“Some reports show that 62% of financing climate action in the developing countries is debt based, and this pushed many of these countries especially in Africa to face a debt crisis or even a debt catastrophe.” Mohieldin explained, saying that even if the developing countries should borrow to finance climate action, grants and loans should be provided with easy terms, long repayment periods and low interest rates, as it has been applied by the International Development Association (IDA).
He referred to other sources of climate action financing including innovative finance instruments such debt swaps for co investing in climate projects, blended finance that brings public and private finance together, and establishing carbon markets that suit priorities of the developing countries economies.
Mohieldin said that COP27 that will take place in Sharm El Sheikh next November gives high priority to climate action financing, referring to the five regional forums initiative launched by Egypt presidency of COP27, UN regional economic commissions and HLCs, in which four of them already resulted in more than 70 investable, bankable and applicable climate projects.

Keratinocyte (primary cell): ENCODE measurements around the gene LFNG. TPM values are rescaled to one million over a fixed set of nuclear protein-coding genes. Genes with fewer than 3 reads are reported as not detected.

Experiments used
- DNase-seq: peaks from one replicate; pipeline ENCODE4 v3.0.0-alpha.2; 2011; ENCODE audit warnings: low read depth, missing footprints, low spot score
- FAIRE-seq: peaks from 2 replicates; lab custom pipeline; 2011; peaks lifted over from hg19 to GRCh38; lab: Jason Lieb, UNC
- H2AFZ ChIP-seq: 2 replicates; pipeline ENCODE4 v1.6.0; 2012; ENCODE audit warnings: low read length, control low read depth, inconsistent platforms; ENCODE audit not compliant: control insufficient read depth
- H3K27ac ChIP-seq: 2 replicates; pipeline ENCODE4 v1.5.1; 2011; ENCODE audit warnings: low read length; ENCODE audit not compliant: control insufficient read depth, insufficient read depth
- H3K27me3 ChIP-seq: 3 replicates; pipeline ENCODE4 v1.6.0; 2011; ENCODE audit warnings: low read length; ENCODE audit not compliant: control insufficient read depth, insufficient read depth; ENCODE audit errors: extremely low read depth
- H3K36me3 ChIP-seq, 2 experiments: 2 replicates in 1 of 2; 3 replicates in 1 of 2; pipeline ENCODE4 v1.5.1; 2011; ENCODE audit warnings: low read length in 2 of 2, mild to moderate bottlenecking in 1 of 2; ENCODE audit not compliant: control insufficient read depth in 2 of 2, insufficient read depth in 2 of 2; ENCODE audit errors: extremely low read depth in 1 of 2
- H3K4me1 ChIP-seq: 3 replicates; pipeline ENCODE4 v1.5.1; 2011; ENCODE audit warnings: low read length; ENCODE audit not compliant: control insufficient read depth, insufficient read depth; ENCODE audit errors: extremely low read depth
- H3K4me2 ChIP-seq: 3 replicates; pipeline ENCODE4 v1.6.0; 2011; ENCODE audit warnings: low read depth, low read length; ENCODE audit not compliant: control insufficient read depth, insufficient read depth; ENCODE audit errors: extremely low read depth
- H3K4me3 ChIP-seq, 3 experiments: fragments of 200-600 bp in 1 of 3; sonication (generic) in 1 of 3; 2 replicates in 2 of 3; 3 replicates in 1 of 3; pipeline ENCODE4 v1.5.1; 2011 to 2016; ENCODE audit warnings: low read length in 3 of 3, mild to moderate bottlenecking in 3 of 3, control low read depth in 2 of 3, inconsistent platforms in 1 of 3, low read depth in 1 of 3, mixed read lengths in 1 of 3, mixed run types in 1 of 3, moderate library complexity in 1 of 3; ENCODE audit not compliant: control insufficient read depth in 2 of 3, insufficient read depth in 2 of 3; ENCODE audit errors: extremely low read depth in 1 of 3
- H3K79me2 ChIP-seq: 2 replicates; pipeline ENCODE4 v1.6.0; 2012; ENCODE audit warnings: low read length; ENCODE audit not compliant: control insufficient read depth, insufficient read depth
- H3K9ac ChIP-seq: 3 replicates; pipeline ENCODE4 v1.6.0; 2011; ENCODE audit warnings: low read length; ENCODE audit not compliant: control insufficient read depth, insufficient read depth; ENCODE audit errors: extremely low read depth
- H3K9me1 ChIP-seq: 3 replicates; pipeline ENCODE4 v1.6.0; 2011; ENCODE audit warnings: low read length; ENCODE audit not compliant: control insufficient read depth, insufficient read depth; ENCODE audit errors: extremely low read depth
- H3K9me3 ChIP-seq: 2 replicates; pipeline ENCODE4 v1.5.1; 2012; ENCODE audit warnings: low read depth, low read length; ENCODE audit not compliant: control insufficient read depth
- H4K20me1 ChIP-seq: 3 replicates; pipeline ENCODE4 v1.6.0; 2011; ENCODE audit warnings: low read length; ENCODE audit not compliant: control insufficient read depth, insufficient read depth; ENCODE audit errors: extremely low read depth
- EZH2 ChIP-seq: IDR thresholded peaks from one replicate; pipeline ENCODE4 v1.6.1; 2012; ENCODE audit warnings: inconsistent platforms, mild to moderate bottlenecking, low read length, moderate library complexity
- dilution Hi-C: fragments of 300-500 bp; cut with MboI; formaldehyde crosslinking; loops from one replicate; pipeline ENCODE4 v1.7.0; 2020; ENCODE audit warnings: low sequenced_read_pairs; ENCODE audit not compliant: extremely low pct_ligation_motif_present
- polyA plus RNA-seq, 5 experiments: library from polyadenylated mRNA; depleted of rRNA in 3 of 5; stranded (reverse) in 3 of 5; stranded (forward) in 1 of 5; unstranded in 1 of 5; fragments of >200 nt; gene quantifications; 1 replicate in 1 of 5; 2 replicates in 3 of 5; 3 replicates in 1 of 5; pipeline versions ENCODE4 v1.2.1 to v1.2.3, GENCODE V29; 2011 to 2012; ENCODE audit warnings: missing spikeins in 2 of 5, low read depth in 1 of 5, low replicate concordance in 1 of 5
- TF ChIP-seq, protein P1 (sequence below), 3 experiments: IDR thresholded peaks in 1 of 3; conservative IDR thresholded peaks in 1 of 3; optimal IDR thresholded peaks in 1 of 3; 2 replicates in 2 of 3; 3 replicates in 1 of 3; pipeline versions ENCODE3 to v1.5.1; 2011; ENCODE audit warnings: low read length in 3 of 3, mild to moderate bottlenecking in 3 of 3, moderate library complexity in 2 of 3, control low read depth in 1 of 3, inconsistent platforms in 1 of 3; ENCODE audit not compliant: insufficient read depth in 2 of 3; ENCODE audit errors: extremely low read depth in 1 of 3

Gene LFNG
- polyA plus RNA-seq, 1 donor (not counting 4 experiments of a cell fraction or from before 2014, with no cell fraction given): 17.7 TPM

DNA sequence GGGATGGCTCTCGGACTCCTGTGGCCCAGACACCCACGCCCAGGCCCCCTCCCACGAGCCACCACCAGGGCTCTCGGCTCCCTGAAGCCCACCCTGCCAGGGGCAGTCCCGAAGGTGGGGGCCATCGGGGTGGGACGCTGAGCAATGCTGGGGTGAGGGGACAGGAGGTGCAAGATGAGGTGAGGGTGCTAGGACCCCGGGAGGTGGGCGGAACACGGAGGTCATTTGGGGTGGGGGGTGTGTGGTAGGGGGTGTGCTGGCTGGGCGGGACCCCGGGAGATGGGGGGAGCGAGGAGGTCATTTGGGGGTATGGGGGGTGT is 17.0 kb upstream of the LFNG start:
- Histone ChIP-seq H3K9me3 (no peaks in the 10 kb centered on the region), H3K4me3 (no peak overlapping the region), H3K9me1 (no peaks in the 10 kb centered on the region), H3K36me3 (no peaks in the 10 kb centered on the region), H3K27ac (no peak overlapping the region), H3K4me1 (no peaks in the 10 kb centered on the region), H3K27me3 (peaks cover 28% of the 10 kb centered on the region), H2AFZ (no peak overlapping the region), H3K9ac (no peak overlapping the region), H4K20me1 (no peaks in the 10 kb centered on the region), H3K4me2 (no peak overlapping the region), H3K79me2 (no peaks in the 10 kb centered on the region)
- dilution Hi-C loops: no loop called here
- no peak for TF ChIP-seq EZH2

At the end of his speech, Mohieldin confirmed the necessity of considering financing climate action as a financing of all SDGs, where climate projects help achieving many SDGs, not only climate targets.
In another event, Mohieldin said that the total number of projects competing in the National Initiative for Smart and Green Projects has reached 6,281 submissions out of which 2,220 projects were able to meet all conditions, and the final list is being prepared.
This came during his speech in the high-level dialogue dubbed “The Potential of Green/Blue Bonds and Co-investment Platforms to Catalyze Climate Finance” on the sidelines of the 77th session of the United Nations General Assembly in New York. The dialogue discussed the role of green and blue bonds and co-investment platforms in mobilizing climate finance and unlocking access to new sources of finance in the presence of Dr. Lazarus MacCarthy Chakwera, President of Malawi, and Jennifer Morgan, State Secretary of the Federal Foreign Office of Germany, Special Envoy for International Climate Action.